Worship ruins like religion, treat our protest with derision
they love that urban detritus, with little care of what hurts us

Just Say Hi!

You see, we live on many blocks that seem unaltered by the clock
With neighborhoods of much good care, of lovely lawns and kept-up yards
and look, with just a camera’s twist, it seems as if we don’t exist
But now Newcomers have arrived, our neighborhoods get newly eyed
and even so, for sure we know, how hard we fought to keep our homes
and though we know we were ignored, our labor was its own reward
for our beloved city rests, on many shoulders that were blessed
We had no time to feel bereft, we carried on when others left

Just Say Hi!

We speak of the Abandonment, of the great leaving years ago
Plants and stores and factories, taking jobs and money flow
We arrived, the neighbors left, not so much fled, but driven out
across 8 Mile, pawns in a game, of money makers, turning land
and properties, over again and again
Run out, I’d say by their own fear, manipulated by the hands
that instigated; profiteers, that made the money as they ran
and as they left their busted-blocks, and fled their grand homes lock and stock.
I wonder what it did it to us, to watch them flee and scorn us thus

Just Say Hi!

We talk about foreclosures, of the forcing out and moving in
the transfers of this property impacts all generations kin
We speak of landlords who deny, a yearly lease in many shops
and make their tenants month-to-month, a‘waiting for their big jackpot
We talk about the magic way that blocks and lots and streets turn safe
as with the turning of a switch, or raising of some unseen flag
on top of newly conquered land, where seems they take some unseen stand
They jog and walk and skate with ease, in places we don’t dare drive streets
We talk of all new words for things – old ‘hoods are now called villages,
there’s city kids – not urban teens; beer gardens now – not liquor stores
and serve craft beers, and gourmet wines and yes, they artisanally dine
The nomenclature of the new, yet wonder if they’ll speak to you

Just say Hi!

We talk around but don’t admit our secret joy at seeing them,
come scout about our neighborhood or moving in, oh this is good!
or OMG – what’s that we spied? A baby stroller rolling by!
For knowing that as soon they come, that with their move the trash will run
and lights turn on and cops will ride, it’s back to being civilized
ignoring all our efforts past, when we grew weary with the test
and now we’re old and holding on, they act as if we caused the mess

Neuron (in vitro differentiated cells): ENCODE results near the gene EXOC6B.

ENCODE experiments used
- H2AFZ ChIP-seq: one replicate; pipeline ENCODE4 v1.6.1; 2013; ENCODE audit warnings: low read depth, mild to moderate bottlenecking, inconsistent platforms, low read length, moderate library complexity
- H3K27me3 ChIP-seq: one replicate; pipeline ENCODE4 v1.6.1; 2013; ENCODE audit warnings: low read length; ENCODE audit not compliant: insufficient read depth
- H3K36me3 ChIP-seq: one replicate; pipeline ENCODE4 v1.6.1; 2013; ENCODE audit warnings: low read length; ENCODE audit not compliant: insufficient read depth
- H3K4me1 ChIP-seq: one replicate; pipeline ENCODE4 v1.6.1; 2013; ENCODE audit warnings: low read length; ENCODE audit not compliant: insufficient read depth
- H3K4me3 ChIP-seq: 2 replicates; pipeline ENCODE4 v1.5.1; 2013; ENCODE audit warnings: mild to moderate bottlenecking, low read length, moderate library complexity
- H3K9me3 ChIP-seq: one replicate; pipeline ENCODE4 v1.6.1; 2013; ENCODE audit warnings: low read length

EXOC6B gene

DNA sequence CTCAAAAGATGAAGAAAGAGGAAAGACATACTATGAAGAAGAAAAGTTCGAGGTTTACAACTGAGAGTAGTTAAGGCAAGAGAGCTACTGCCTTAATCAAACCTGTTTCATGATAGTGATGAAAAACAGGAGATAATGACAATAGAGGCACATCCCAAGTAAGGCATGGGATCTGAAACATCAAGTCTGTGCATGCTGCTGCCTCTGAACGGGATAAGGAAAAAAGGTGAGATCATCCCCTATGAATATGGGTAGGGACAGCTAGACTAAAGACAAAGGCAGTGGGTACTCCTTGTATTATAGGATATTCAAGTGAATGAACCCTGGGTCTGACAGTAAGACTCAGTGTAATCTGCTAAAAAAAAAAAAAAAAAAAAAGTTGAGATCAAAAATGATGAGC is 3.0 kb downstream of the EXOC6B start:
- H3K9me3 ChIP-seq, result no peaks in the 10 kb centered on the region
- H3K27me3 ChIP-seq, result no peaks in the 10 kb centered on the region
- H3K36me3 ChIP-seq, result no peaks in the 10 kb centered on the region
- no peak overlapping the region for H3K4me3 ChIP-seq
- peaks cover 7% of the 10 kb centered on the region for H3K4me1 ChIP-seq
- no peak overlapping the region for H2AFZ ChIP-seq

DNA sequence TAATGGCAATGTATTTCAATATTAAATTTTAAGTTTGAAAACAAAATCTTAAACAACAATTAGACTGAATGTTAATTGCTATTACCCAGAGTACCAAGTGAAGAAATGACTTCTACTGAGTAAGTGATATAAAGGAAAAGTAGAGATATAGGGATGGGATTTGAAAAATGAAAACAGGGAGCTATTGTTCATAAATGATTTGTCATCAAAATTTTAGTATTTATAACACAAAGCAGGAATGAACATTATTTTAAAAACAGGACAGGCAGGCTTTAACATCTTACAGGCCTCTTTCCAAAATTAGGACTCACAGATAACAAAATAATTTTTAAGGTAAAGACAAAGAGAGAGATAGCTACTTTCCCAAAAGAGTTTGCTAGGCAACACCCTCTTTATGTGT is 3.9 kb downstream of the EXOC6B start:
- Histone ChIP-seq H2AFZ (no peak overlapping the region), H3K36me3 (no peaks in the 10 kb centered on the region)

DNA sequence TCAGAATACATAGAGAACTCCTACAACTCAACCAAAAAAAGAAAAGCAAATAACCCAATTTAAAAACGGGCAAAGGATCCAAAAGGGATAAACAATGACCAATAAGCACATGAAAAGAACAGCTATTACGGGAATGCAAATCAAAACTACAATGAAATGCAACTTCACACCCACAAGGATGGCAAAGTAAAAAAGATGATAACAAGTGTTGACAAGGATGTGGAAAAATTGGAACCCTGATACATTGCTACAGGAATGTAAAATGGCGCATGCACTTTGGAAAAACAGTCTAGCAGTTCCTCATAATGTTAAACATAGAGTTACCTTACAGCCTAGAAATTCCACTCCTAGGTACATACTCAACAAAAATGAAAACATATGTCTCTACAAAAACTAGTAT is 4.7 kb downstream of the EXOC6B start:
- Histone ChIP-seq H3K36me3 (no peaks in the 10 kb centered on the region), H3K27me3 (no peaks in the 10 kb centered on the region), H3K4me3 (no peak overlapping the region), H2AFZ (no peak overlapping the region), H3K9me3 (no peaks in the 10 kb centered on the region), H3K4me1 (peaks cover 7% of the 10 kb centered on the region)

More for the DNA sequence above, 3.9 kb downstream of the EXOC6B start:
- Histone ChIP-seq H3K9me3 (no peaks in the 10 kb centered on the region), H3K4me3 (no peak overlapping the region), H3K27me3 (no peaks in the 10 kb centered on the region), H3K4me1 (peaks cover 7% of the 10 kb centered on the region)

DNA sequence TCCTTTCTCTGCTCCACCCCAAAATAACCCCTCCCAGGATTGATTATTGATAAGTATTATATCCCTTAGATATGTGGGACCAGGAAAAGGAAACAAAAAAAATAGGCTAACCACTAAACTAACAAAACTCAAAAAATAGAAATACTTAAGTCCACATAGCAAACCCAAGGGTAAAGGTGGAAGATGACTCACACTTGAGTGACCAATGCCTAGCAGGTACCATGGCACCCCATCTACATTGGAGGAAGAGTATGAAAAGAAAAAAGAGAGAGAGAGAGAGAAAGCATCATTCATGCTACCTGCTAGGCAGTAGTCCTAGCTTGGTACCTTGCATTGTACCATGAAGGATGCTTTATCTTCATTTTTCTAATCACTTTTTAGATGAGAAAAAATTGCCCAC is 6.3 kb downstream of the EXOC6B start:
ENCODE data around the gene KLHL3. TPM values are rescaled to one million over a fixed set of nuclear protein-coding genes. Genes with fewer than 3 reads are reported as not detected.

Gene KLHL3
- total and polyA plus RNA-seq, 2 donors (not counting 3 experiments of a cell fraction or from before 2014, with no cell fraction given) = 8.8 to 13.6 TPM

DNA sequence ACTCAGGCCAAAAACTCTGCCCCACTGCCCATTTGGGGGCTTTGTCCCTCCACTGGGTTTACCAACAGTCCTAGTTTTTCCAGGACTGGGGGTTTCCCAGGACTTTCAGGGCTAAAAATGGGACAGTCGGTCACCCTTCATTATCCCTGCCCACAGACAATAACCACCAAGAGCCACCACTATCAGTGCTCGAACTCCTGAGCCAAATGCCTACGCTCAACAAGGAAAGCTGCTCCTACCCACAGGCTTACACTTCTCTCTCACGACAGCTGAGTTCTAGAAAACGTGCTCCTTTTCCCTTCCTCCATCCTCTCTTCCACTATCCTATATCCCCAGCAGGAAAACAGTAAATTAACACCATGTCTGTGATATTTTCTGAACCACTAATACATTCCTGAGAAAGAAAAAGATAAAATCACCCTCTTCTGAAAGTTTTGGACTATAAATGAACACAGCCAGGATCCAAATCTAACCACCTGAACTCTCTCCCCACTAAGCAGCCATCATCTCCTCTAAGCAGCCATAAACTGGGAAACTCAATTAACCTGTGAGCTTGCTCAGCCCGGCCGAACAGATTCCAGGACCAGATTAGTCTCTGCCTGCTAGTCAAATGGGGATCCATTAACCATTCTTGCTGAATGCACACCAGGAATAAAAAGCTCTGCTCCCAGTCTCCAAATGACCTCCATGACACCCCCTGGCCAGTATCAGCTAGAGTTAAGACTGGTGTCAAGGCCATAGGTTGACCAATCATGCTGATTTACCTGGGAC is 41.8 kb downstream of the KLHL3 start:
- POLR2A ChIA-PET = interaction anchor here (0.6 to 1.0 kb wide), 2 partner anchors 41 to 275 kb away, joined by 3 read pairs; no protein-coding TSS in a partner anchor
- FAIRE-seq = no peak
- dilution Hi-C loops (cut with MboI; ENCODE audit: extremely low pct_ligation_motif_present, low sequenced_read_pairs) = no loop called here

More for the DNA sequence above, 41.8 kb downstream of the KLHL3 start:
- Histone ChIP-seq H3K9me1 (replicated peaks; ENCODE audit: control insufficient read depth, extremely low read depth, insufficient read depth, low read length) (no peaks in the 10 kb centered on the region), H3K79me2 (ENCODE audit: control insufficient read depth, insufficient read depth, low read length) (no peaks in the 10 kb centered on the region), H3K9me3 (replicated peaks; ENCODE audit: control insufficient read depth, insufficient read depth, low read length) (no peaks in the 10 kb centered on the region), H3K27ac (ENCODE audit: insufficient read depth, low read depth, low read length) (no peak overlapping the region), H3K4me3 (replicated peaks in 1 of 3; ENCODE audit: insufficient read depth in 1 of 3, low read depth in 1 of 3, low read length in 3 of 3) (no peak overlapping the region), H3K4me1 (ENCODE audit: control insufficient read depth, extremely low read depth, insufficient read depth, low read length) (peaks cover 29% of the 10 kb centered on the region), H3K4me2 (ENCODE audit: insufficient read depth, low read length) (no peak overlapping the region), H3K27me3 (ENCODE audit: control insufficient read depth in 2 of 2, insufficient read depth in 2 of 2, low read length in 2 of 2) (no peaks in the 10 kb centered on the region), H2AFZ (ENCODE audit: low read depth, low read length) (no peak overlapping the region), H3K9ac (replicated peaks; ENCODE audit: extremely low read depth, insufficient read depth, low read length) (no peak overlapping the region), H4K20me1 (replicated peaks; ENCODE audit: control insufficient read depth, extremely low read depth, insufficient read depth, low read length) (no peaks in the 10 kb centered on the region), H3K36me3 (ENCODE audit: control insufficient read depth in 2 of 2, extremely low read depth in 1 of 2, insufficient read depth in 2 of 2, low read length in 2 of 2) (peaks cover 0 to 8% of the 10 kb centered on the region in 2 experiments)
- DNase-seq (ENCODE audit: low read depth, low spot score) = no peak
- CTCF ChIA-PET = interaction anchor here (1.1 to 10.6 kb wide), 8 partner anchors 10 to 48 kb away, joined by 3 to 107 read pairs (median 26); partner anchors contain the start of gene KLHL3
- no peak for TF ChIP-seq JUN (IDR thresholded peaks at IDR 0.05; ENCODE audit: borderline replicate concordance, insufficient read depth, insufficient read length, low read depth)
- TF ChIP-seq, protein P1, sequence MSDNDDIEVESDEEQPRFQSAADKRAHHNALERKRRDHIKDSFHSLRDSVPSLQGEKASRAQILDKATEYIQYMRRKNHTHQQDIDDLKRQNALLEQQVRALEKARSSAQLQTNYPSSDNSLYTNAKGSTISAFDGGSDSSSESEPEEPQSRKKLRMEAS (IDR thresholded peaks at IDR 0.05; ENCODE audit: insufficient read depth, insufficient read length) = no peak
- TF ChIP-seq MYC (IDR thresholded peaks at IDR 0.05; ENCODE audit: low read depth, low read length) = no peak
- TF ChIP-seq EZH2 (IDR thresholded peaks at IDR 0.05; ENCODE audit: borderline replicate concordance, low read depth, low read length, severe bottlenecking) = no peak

and knowing yet with all our years, of taxes, cutting grass, repairs
and bills and block clubs, fences fixed; we tried to rest but then transfixed
with years on hold while devil crack, made mockery of all of that
We watched the blocks of many friends be commandeered by crackhouse men
Now that we’ve had some years of peace, they’ve switched the drugs for bacchanals
in neighborhoods that we now share, but treated like we are not there.
by those who come here to “reclaim”, as if they’ve just come here to gain

Just Say Hi!

Now there are those who just reject, the businesses folks who’ve been on deck
through all those years it wasn’t cool, to shop with our entrepreneurs
Now they so often get ignored – I’m sure that sometimes they are floored –
by how Newcomers get such play, compared to those who’ve paved the way
But yes, I am a celebrant of signs of new development
And yes it’s true, that I’m in love with more new shops and shiny stores
and watches too, and lovely styles in newfound shops and peacock aisles
I just make sure I don’t forget, the ones who first did pay the debt

Just Say Hi!

We talk of The Newcomers, all their art and youthful energy
Rebuild the Third World city! They’ve come to save the day, you see
Like Peace Corp kids, sincere and smart, they’ve come to BE saved, I retort
They fall in love with urban heart, inside the city’s horseshoe arc
We talk about the New Downtown, the phalanxes of suits and art
The laptops, khakis, polo tops; jobs open up like Belle Isle flowers
So many have a real head-start, inherit square feet in the city’s heart
Connections and money already a part, of their success before they start
Don’t get me wrong, we’re happy now, at all the progress, all around,
but bitter sweetness for our own, our sons and daughters leaving home;
still taking flight so far from town, they look for work a ways around
It matters not what media says, the renaissance seems not for them

Just Say Hi!

We grieve for kids with De-troit lives so ill-prepared to step inside
the bubble of the phoenix rise, but yet we try to empathize
Newcomers step into the place, that our young folks were born to take
until their schools put on the brakes, with opportunities erased
So we must do all that we can, to reach to those who raise a hand
To pull them into new Detroit, so that they’ll have great new exploits